Blockstream CEO Adam Back has defended his company’s contracting of a man accused of “vandalizing” Bitmain’s Israel office in a May 2017 protest. The incident in question happened “long before” he performed consulting work for the company, he said.
Trustnodes reported that Israeli bitcoiner Nadav Ivgi had written in the Bitcoin Israeli Facebook group (in Hebrew) that he would be providing research and development consulting services to Blockstream, as well as working at his own startup Bitrated.
Readers connected the dots and debates erupted on social media and chat forums over whether Ivgi may have been acting on Blockstream’s behalf — as a paid employee or ideological companion.
In response, Ivgi posted on Twitter: “I do work with Blockstream on FOSS projects as an external contractor, but this is not my main activity.”
The issue has brought Bitcoin’s alleged corporate proxy wars into the spotlight once more. Companies with investment and influence in various sectors such as mining and protocol development — such as Blockstream, Bitmain and nChain — are regularly accused by each other’s supporters of unethical behavior to promote their agendas.
In May, Bitsonline reported Ivgi and a group of friends visited Bitmain’s small office of six employees in Ra’anana near Tel Aviv outside of working hours, plastering doors and windows a series of printed messages attacking Bitmain’s business practices and insinuating the company had prepared secret backdoors in its Antminer mining machines.
Did the act constitute a criminal act, vandalism, harassment of staff or threatening behavior? Debate raged in May and flared up again this week. Bitmain’s Gadi Glikberg certainly thought it was, posting his thoughts about it and Ivgi on Medium.
Bitmain CEO Jihan Wu had described Ivgi as a Bitcoin Core “storm trooper” and said the actions were “a very important step in the growth of a dictatorship”.
One Bitmain employee at the time, however, thought the “vandalism” tag was a little strong:
As someone who worked for Bitmain at the time @shesek "vandalized" our offices, I can personally testify that it was the nicest most considerate vandalism ever. He even used blu-tack so that the signs could be taken off easily without leaving a mark.
— Eliran Zach (@EliranZach) December 28, 2017
You can judge for yourself — a video of the incident titled “A night visit in Bitmain Israel offices” has been available online since it happened. The group “Fork your Bitmain” also posted an image gallery of their work.
While no permanent physical damage was done to the property, employees returning for work the next day would certainly have found the display confronting and were forced to spend time removing the signs.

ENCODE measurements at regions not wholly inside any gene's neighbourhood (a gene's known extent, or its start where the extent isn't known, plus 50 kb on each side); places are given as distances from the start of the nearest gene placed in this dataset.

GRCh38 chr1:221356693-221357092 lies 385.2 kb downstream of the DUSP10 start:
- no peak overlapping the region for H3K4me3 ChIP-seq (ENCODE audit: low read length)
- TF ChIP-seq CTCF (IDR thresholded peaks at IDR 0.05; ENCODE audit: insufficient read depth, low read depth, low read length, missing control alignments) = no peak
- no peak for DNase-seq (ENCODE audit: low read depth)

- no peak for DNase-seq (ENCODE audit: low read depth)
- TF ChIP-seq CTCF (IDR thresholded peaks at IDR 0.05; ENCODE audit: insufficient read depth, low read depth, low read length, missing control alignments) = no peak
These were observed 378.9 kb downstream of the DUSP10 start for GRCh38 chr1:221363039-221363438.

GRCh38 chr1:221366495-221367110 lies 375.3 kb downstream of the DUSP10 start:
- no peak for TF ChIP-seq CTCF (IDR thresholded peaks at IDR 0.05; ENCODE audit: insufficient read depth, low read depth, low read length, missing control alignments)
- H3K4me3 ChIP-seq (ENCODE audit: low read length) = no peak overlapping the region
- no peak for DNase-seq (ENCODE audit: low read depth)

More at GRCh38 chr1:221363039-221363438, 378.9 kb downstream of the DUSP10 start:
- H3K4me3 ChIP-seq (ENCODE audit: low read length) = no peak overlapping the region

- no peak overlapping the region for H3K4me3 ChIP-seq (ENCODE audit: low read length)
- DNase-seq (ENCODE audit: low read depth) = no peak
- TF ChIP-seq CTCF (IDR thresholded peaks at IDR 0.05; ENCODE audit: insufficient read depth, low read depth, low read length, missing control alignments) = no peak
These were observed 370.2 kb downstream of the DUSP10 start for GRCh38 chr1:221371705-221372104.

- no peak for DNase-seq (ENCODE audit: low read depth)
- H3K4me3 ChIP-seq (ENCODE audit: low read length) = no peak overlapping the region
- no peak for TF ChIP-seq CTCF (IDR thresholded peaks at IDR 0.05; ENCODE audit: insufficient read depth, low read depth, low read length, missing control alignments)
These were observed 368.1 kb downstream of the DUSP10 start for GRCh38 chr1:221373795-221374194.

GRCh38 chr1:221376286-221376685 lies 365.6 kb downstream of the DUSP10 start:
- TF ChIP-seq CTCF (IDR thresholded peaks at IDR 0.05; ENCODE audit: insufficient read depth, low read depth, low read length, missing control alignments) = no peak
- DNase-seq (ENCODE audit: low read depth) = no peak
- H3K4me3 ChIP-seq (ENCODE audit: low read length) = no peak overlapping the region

Posting in an online Bitcoin discussion group, Blockstream CEO Adam Back said putting some flyers on a wall with Blu-Tac did not constitute vandalism. He added:
“I have the idea it was in the hallway outside their locked office door, accessible in a multi-tenant building. At least that’s how it looked and was described in the Bitcoin media at the time… Also this was long before he did some consulting work for us — ‘small external consultant, in parallel to my work on Bitrated.’ From his Facebook page.”
Exactly what kind of action the office “night visit” constituted is less relevant seven months later, and some expressed dismay that it was being brought up again.
It's heartwarming to see folks recycling old drama rather than wasting resources creating new drama that's just going to be thrown away.
— Jameson Lopp (@lopp) December 29, 2017
However questions remain over how organic many of Bitcoin’s “grassroots” social media movements — like #UASF, #NO2X and Bitcoin Cash — actually are.
Blockstream and CEO Back are often tied to the “small block” group and the Bitcoin Core developers, while nChain and its chief scientist Craig Wright are often associated with “big blockers” and Bitcoin Cash. Opponents accuse each of promoting a vision of Bitcoin that suits their business model.
Other companies, Bitcoin media outlets and the user community who express opinions in public often find themselves lumped in with one group or the other, or even accused of being on the payroll directly or indirectly.
Do companies in the Bitcoin and cryptocurrency space use supporters to promote an agenda? Let’s hear your thoughts.
Images via Fork your Bitmain